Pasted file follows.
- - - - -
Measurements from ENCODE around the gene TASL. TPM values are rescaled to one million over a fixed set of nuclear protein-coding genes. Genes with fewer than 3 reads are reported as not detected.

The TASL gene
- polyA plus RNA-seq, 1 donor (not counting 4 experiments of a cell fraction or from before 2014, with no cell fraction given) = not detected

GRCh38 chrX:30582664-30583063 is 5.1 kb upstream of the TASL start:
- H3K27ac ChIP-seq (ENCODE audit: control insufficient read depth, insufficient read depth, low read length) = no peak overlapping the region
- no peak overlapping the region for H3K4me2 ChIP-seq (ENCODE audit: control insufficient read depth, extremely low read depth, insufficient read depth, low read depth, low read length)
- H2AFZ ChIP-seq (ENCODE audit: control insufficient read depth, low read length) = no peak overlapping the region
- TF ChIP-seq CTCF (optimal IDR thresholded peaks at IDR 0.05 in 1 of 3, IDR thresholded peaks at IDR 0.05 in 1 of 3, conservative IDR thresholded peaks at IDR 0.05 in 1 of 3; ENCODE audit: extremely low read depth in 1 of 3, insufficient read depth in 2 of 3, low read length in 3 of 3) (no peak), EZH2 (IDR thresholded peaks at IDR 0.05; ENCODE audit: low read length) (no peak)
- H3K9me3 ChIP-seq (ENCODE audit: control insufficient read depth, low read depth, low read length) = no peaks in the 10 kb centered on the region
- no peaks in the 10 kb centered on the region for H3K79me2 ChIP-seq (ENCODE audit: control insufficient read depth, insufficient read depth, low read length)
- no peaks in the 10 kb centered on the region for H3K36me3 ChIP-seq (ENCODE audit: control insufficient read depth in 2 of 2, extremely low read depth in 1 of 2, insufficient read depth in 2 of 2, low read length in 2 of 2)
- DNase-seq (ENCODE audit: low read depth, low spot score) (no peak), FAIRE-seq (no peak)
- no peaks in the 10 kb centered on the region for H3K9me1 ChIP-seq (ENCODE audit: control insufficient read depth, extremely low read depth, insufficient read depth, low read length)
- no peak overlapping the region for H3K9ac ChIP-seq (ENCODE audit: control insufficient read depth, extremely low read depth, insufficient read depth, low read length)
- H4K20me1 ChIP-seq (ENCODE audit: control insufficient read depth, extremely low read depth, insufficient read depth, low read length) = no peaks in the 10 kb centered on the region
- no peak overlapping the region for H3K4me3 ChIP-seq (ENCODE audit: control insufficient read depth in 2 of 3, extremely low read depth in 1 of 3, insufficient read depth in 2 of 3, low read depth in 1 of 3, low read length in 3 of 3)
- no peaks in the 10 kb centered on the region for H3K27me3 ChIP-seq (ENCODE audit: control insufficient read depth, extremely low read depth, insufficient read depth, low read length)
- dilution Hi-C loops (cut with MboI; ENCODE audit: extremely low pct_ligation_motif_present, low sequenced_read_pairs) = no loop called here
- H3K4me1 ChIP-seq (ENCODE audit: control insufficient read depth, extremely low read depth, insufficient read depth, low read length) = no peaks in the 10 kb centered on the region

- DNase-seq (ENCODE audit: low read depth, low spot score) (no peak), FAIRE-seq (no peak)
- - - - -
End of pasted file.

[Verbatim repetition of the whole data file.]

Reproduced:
Measurements from ENCODE around the gene TASL. TPM values are rescaled to one million over a fixed set of nuclear protein-coding genes. Genes with fewer than 3 reads are reported as not detected.

The TASL gene
- polyA plus RNA-seq, 1 donor (not counting 4 experiments of a cell fraction or from before 2014, with no cell fraction given) = not detected

GRCh38 chrX:30582664-30583063 is 5.1 kb upstream of the TASL start:
- H3K27ac ChIP-seq (ENCODE audit: control insufficient read depth, insufficient read depth, low read length) = no peak overlapping the region
- no peak overlapping the region for H3K4me2 ChIP-seq (ENCODE audit: control insufficient read depth, extremely low read depth, insufficient read depth, low read depth, low read length)
- H2AFZ ChIP-seq (ENCODE audit: control insufficient read depth, low read length) = no peak overlapping the region
- TF ChIP-seq CTCF (optimal IDR thresholded peaks at IDR 0.05 in 1 of 3, IDR thresholded peaks at IDR 0.05 in 1 of 3, conservative IDR thresholded peaks at IDR 0.05 in 1 of 3; ENCODE audit: extremely low read depth in 1 of 3, insufficient read depth in 2 of 3, low read length in 3 of 3) (no peak), EZH2 (IDR thresholded peaks at IDR 0.05; ENCODE audit: low read length) (no peak)
- H3K9me3 ChIP-seq (ENCODE audit: control insufficient read depth, low read depth, low read length) = no peaks in the 10 kb centered on the region
- no peaks in the 10 kb centered on the region for H3K79me2 ChIP-seq (ENCODE audit: control insufficient read depth, insufficient read depth, low read length)
- no peaks in the 10 kb centered on the region for H3K36me3 ChIP-seq (ENCODE audit: control insufficient read depth in 2 of 2, extremely low read depth in 1 of 2, insufficient read depth in 2 of 2, low read length in 2 of 2)
- DNase-seq (ENCODE audit: low read depth, low spot score) (no peak), FAIRE-seq (no peak)
- no peaks in the 10 kb centered on the region for H3K9me1 ChIP-seq (ENCODE audit: control insufficient read depth, extremely low read depth, insufficient read depth, low read length)
- no peak overlapping the region for H3K9ac ChIP-seq (ENCODE audit: control insufficient read depth, extremely low read depth, insufficient read depth, low read length)
- H4K20me1 ChIP-seq (ENCODE audit: control insufficient read depth, extremely low read depth, insufficient read depth, low read length) = no peaks in the 10 kb centered on the region
- no peak overlapping the region for H3K4me3 ChIP-seq (ENCODE audit: control insufficient read depth in 2 of 3, extremely low read depth in 1 of 3, insufficient read depth in 2 of 3, low read depth in 1 of 3, low read length in 3 of 3)
- no peaks in the 10 kb centered on the region for H3K27me3 ChIP-seq (ENCODE audit: control insufficient read depth, extremely low read depth, insufficient read depth, low read length)
- dilution Hi-C loops (cut with MboI; ENCODE audit: extremely low pct_ligation_motif_present, low sequenced_read_pairs) = no loop called here
- H3K4me1 ChIP-seq (ENCODE audit: control insufficient read depth, extremely low read depth, insufficient read depth, low read length) = no peaks in the 10 kb centered on the region

- DNase-seq (ENCODE audit: low read depth, low spot score) (no peak), FAIRE-seq (no peak)